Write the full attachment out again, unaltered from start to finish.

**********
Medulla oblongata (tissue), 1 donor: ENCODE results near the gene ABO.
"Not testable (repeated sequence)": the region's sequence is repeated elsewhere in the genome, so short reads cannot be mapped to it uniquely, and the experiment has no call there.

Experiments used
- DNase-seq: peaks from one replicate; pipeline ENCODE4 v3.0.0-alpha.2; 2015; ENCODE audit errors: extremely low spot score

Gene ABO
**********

Medulla oblongata (tissue), 1 donor: ENCODE results near the gene ABO.
"Not testable (repeated sequence)": the region's sequence is repeated elsewhere in the genome, so short reads cannot be mapped to it uniquely, and the experiment has no call there.

Experiments used
- DNase-seq: peaks from one replicate; pipeline ENCODE4 v3.0.0-alpha.2; 2015; ENCODE audit errors: extremely low spot score

Gene ABO